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Atlas Air 767 down/Texas

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Atlas Air 767 down/Texas

Old 26th Mar 2019, 00:47
  #741 (permalink)  
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Originally Posted by Old Boeing Driver View Post
Regarding this GA button issue. From what I have read here, the button is only armed when flaps are not "0"

I assume that selection of flaps 1 causes the LED's to extend.

If that is so, surely they would have been blown off the airplane by the time it reached 425 knots going down.

However the NTSB said they found a very small debris field and there has neen no mention of parts and pieces being found elsewhere.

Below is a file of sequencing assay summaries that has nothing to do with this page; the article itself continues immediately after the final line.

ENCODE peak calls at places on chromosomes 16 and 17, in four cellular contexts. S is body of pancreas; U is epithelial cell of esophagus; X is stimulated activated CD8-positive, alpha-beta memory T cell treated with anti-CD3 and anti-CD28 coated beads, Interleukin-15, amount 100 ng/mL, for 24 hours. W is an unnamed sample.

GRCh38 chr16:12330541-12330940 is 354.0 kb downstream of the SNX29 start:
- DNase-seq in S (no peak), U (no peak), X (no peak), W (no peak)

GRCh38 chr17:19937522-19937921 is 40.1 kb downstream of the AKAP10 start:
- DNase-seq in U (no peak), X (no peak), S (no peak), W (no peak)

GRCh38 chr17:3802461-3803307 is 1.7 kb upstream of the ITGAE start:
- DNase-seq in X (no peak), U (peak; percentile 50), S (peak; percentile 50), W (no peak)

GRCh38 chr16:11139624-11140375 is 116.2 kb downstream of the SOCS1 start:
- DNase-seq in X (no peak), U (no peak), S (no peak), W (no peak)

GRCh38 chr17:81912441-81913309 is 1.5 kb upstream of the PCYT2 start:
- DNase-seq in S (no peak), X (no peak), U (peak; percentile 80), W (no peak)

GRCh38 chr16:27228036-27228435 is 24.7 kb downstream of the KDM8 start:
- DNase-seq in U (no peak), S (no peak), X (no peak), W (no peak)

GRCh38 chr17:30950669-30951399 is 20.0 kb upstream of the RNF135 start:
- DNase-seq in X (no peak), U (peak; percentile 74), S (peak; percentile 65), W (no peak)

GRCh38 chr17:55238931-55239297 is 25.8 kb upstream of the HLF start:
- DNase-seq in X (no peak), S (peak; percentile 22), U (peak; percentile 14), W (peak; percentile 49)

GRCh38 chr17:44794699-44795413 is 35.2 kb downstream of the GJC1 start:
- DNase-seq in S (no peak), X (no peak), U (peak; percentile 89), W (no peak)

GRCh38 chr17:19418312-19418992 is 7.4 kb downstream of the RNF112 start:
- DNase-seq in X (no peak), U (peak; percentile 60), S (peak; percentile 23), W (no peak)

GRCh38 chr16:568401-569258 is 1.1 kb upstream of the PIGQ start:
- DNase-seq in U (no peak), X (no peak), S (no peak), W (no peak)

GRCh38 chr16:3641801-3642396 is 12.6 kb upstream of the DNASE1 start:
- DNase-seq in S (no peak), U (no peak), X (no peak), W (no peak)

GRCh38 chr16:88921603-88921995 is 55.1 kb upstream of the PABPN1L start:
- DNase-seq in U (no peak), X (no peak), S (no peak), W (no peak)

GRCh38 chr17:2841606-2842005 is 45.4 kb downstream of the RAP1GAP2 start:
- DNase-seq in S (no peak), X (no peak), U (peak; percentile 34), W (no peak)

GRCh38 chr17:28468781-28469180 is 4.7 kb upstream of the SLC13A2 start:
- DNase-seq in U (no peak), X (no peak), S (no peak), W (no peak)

RA <2500 Feet
Flaps out of "up"
Glide slope capture.
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Old 26th Mar 2019, 01:21
  #742 (permalink)  
 
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Originally Posted by 568 View Post
RA <2500 Feet
Flaps out of "up"
Glide slope capture.
If that is the case, then the GA button would have done nothing at 6,000 feet and no GS capture even if the flaps were not "0".

Thanks for the info.
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Old 26th Mar 2019, 01:37
  #743 (permalink)  
 
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Originally Posted by Old Boeing Driver View Post
If that is the case, then the GA button would have done nothing at 6,000 feet and no GS capture even if the flaps were not "0".

Thanks for the info.